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May 2004


Aerial Reconnaissance Artist?
Passing through the Metropolitan Museum of Art's gallery of drawings, prints, and photographs recently, we were stopped short by an image that appeared to be out of alignment. Unlike any other work on display, the frame was turned 45 degrees so that it appeared to be diamond-shaped, rather than rectangular. On closer examination, we realized that the peculiar orientation was intentional. We further discovered that the work--which looked like an ordinary aerial photograph (though one shot during wartime, as suggested by the numerous fighter planes visible in the distance)--was attributed to an "Unknown Artist, American School," and was tentatively identified as "Aerial Reconnaissance over Germany (?), June 10, 1945." Surely this merits a note in the annals of absurdity regarding the elevation of photography to art. And surely the Horace W. Goldsmith Foundation--credited with the gift that underwrote the acquisition of this workaday documentary photo--could put its philanthropy to better use.

The works of Paul Gauguin from his years in the South Seas (where he died in 1903) hold a deep fascination for many art lovers, even those who are not generally fond of modernism. As evident in the greatest of his canvases, Where Do We Come From? What Are We? Where Are We Going?, Gauguin's exotic, often vibrantly colorful work was imbued with his sense of the mystery of life and the beauty and dignity of the Tahitian natives. For a brief remaining time, this painting--which has been a highlight of the Boston Museum of Fine Arts collection since 1936 and has recently been restored--can be viewed in the context of other work from that period of the artist's life in Gauguin Tahiti, at the museum through June 20. Tickets are required.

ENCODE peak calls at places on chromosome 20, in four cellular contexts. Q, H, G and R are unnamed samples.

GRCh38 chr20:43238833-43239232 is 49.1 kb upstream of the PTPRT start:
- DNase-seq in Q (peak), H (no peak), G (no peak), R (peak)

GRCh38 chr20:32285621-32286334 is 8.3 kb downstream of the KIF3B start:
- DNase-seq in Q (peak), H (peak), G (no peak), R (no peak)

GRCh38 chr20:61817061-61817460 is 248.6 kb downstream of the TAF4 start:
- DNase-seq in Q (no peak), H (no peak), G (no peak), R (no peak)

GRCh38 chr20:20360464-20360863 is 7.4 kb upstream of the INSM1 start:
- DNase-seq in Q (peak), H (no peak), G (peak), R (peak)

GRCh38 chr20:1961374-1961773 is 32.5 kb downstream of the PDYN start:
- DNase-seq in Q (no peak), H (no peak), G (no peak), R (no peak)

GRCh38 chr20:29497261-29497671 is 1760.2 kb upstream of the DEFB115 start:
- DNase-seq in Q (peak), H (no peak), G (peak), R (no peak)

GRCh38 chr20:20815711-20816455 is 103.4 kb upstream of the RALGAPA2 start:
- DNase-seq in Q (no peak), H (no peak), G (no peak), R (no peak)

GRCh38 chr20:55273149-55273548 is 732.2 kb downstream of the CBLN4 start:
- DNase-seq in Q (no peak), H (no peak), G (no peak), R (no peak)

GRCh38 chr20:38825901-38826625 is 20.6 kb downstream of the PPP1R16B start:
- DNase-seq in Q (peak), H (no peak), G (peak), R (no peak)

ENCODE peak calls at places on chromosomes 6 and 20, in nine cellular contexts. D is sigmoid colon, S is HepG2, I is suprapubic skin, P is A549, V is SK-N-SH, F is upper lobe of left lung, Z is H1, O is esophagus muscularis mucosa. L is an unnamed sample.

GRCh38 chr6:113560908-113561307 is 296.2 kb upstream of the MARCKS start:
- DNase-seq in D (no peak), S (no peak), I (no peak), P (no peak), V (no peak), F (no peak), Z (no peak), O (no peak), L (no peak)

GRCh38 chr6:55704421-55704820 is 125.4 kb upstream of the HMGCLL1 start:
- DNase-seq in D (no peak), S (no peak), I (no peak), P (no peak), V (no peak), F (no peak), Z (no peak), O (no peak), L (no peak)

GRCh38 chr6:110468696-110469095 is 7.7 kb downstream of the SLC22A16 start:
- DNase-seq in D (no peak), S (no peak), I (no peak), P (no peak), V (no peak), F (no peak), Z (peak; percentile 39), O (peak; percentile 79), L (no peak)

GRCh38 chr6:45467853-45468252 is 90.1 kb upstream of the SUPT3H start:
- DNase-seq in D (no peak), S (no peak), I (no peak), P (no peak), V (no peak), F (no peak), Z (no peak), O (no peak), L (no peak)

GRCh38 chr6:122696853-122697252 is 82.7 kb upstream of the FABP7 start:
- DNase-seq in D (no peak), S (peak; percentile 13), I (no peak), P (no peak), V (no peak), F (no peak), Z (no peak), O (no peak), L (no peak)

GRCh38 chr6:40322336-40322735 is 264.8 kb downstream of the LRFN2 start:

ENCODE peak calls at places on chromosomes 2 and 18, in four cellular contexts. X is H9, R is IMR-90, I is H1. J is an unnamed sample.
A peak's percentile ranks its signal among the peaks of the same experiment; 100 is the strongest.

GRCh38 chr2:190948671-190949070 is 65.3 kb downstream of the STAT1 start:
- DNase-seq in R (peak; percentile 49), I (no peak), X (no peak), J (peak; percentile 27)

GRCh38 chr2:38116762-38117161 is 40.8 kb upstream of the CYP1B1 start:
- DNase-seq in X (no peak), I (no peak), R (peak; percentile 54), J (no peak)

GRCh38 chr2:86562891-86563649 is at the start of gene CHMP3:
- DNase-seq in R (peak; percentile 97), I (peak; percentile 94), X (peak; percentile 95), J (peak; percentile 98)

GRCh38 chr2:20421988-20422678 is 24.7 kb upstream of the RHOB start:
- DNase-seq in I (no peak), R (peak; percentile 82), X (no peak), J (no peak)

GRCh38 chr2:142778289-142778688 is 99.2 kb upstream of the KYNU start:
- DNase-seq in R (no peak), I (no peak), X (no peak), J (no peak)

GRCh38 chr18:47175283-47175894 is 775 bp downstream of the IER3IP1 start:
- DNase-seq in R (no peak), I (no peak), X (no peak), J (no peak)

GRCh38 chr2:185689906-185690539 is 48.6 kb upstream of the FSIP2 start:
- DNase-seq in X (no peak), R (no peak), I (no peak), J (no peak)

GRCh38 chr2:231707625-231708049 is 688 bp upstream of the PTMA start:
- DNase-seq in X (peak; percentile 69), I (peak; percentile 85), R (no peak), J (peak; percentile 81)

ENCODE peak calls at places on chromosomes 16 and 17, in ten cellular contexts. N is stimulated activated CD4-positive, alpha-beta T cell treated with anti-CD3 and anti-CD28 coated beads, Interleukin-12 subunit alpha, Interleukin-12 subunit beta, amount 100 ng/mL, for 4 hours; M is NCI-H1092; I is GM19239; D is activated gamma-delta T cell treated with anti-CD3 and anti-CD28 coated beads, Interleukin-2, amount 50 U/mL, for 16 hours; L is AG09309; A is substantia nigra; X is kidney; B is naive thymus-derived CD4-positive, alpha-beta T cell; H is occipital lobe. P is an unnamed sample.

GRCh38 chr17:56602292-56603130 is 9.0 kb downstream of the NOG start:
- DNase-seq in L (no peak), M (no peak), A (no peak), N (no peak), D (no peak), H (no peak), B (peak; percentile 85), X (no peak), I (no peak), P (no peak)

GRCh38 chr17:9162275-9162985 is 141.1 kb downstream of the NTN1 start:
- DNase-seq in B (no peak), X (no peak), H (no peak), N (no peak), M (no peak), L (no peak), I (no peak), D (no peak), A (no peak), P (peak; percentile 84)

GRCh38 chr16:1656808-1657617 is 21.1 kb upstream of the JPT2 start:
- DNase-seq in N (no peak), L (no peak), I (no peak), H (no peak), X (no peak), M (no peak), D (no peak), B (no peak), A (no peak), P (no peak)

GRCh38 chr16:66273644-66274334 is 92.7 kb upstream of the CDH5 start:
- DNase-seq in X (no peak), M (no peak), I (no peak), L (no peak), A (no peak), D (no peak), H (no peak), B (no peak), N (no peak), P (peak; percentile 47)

Kant Was No Formalist
The Spring 2004 Newsletter of the American Society for Aesthetics contains a statement that ought to be blazoned in headlines for scholars and critics of the arts. In a review of a recent anthology of readings in esthetics--The Nature of Art, by Thomas Wartenberg (a professor of philosophy at Mt. Holyoke College)--James Shelley (who teaches esthetics at Auburn University) praises Wartenberg's inclusion of a rarely reprinted selection from Immanuel Kant's Critique of Judgment, because it "skips over the 'Analytic of the Beautiful' in favor of the later discussion of fine art." Most significant, Shelley adds:

A steady diet of nothing but the 'Analytic,' which contains next to nothing about art, is partly responsible, I think, for the prevalence of the view that Kant is a formalist with respect to art.

We have often argued much the same thing (see, for example, "What 'Rand's Esthetics' Is, and Why It Matters" and "Art and Cognition: Mimesis vs. the Avant-Garde," as well as our response to Roger Kimball's review of What Art Is). The mistaken notion that Kant was a formalist has worked untold mischief in the field of esthetics, and its correction would surely be a salutary development.